Dear Lord Jebus this is late. Orlok takes on 1892…
There’s something refreshingly old school about this and to have a circle cover must fair get The Whittle excited in an unnatural way.
MacNeil pulls off another beauty that could easily grace an annual or t shirt.
The colours and composition are all spot on as you’d expect and my only quibble is Joe looks far too young.
Walter with his beer has shades of Bender about it.
Inside Paedo Tharg thrusts a mildly amusing Droid Life at us about a year too late. The self-referential timing gag hammered that home.
Joe investigates a series of robberies by a Judge Death impersonator and crosses paths once more with Walter and Mrs Gunderson.
The art is lovely with a slightly lighter feel and MacNeil starts us off with two Big Lebowski references with the block name and bathrobe.
Funny too are the alcoholic drinks on show…Cy Dur and Wine-O. Groan!
I do love the MacNeil bike and his layouts are astonishing. He gets a lot of the story across without the need for explanatory boxes and that’s a tremendous skill indeed.
Circle panel too=Whittle squee.
It was also really good to see the return of the old Judge Dredd logo as a tribute to the late Jan Shepheard. I’ve missed it.
Walter malfunctioning in a way that of course has gone undetected by Mrs G (except the bedsock omelette) is just hilarious with an undercurrent of sadness, even though the character annoys except in the strictest moderation. The presence of dog food in his shopping (“Walter has a cat”) as well as the third person speech lends itself to senility which of course robots don’t get but Walter is like a VCR in today’s world and malfunctions must be more common and less fixable.
Maybe he’s just been driven bonkers by having to wash Mrs Gunderson’s pussy.
The Bible selling scam (it’s a mug’s game) was nicely done as was the reference to a 3D printer being used to knock up some Dark Judge accoutrements. Targeting the defenceless and bonged up hippies pays off until one victim carks it, and since this is told in the past tense I assume he’s already in custody. In which case he’s remarkably candid about regretting not killing the witness.
Our heroes meet Lane Closure who wants to know why they’re working pro bono.
Well I have to say the art on this thankfully short run has been the best in ages. If anything it has shown that Lynch can pull off Prog work with style. He also gives us a nod to the oft used Nighthawks diner, which is nice.
It’s not overly busy and has some really good angle use, capturing a noirish feel to the events.
The panel of Ted holding a smoking gun is very Frank Miller.
We’re not that lucky with the story which is like the Sharknado 2 of the prog, especially since Lane has no intention of giving the address to our heroes yet brings it with him anyway. This latest run is surely all based on an unoriginal story idea proposed by Dan Abnett’s accountant.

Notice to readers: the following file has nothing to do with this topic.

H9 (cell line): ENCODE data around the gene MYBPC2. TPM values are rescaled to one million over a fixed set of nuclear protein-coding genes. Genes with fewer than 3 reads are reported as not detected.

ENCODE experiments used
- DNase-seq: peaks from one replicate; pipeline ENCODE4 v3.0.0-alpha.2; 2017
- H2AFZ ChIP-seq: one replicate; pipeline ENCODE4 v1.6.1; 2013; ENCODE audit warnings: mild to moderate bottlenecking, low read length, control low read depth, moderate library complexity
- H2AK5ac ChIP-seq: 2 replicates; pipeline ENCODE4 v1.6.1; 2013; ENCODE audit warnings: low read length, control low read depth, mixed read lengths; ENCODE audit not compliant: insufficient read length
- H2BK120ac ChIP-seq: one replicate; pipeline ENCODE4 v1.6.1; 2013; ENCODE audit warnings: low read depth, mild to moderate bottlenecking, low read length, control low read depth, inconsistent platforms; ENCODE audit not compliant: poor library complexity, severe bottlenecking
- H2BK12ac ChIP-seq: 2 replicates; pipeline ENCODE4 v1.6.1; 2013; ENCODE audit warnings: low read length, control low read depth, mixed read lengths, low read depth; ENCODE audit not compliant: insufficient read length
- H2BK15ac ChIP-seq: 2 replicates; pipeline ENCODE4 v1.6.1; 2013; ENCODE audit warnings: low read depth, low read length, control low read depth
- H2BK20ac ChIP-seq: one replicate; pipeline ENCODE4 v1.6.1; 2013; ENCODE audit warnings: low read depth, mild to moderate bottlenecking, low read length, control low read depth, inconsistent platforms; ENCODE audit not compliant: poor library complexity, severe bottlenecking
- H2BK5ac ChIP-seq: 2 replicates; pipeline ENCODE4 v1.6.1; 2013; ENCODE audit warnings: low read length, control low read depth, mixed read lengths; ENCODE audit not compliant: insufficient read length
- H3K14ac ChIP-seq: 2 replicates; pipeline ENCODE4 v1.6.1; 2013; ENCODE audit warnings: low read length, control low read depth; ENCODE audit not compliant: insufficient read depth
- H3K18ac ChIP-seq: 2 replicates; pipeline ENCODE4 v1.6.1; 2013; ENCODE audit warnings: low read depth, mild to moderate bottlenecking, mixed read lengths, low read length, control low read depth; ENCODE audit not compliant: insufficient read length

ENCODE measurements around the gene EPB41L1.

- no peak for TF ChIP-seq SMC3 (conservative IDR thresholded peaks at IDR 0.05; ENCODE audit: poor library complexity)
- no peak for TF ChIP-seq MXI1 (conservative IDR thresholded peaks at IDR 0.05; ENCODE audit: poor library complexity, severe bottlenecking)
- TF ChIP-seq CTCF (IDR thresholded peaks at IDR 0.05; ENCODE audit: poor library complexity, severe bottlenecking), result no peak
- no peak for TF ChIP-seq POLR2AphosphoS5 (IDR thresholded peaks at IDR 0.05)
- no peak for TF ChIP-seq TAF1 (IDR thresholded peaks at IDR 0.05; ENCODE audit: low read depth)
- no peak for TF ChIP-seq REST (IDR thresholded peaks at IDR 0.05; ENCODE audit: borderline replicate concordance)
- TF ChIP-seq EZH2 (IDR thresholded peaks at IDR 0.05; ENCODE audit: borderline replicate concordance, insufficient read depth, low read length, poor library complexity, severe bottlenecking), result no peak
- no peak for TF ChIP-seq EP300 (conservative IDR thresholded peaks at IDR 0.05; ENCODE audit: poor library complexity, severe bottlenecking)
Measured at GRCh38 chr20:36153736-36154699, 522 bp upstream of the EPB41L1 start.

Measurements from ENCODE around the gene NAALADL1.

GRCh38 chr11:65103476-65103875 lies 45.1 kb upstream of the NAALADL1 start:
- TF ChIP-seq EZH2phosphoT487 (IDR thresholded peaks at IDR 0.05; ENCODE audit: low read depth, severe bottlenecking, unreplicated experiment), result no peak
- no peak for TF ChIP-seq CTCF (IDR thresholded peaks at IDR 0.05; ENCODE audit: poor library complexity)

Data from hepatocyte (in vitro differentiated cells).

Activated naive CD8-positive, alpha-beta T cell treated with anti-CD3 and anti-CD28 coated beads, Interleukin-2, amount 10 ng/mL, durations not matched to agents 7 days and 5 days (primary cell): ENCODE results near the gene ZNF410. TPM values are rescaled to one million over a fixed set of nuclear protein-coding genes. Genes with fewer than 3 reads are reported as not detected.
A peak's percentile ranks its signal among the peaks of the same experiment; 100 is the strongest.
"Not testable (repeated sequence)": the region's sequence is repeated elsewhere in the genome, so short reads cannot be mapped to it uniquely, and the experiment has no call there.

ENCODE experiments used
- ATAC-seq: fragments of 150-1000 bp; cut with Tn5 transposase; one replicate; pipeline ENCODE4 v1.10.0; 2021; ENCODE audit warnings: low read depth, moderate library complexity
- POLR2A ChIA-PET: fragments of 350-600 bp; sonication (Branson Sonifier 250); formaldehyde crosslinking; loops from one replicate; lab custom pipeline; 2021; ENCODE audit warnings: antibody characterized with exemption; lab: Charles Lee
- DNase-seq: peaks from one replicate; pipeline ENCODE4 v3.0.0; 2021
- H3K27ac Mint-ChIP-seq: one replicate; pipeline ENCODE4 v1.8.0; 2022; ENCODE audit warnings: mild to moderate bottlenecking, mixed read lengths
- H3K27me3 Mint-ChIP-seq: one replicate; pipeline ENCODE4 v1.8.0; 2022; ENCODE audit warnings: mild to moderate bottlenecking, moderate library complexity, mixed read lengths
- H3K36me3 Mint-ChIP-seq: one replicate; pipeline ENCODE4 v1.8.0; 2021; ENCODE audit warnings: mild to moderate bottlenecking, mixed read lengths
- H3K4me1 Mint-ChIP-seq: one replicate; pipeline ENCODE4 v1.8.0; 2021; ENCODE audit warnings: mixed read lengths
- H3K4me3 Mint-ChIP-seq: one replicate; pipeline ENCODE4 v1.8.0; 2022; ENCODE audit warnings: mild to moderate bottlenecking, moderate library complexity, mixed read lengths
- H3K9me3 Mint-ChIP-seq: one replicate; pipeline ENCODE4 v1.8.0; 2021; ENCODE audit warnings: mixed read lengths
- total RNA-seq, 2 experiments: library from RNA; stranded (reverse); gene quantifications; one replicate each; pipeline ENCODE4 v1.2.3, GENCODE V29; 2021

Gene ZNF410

Dear Lord Jebus, let it end.
With the Christians in a bloody heap, Aquila is going to grant Peter a swift death. Until interrupted by a rock troll.
Said troll is from someone on Aquila’s list who has gotten wind of it for story reasons and because it was necessary for Aquila to get interrupted.
We then get a coincidental backstory of Aquila being a quarry slave like Spartacus so he can demonstrate his ability with a handily placed hammer.
The only plus point here is that Christianity’s not on the rise through divine power but rather by the actions of Rome. Which of course is exactly what happened when you think about it.
The art simply cannot be faulted and the dust up between Aquila and the troll ends with a gorgeously rendered hammer to the chops. Leigh isn’t shy about splashing the claret around either.
Holy fuck. After a poisoning, Wren meets the Blind Watchmaker.
It’s gone all Matrix with a white suited higher intelligence explaining everything to our bemused hero. There’s even a simulation of a city for Neo’s sake.
All of the orrery folk originally came from New York which explains fuck all. The Watchmaker appears as various famous people (Samuel Clemens, Robert Oppenheimer and Kurt Vonnegut) to bring to the fore the aspects of his arrival, ill-judged contact with and subsequent destruction of Earth. He reformed the solar system into the orrery and seeded it. This act took his life and he exists now as an echo.
Now that it is failing he reveals the key is a secondary operating system that will reboot everything. Sounds a lot less shit than Windows 8.
The moon of modernity has become self-aware and must be stopped before Trinity dies. I hope that makes sense to some of you, cos it’s batshit insane to me.
The art is still nice and this was a cool diversion from what we have had before.
Loved the touch on the forehead that replicates the touch that started this all off.
Shuck gets stuck in and chops away but learns that as Crown Prince he is subject to a curse. A curse to have a face the same as everybody else’s.
Shuck is revealed to be a maniac in combat.
With troll parts flying around like rumours of Cliff Richard’s sexuality there is another flashback to how our titular hero got free. Well, sort of. In a nutshell his captors are attacked by a shitly drawn beast which they set ablaze.
In the daylight the troll parts become as stone, which is nice and in keeping with the generally accepted mythos.
There’s the actual phrase of “Odin’s Beard” so anyone playing a Ron Burgundy drinking game can clear up. The dialogue is a bit ropey in places and I think it is trying a little too hard.
The art is still ok despite Steve Yeowell not being able to draw an effective or scary monster.
Dredd hit all the right buttons this week.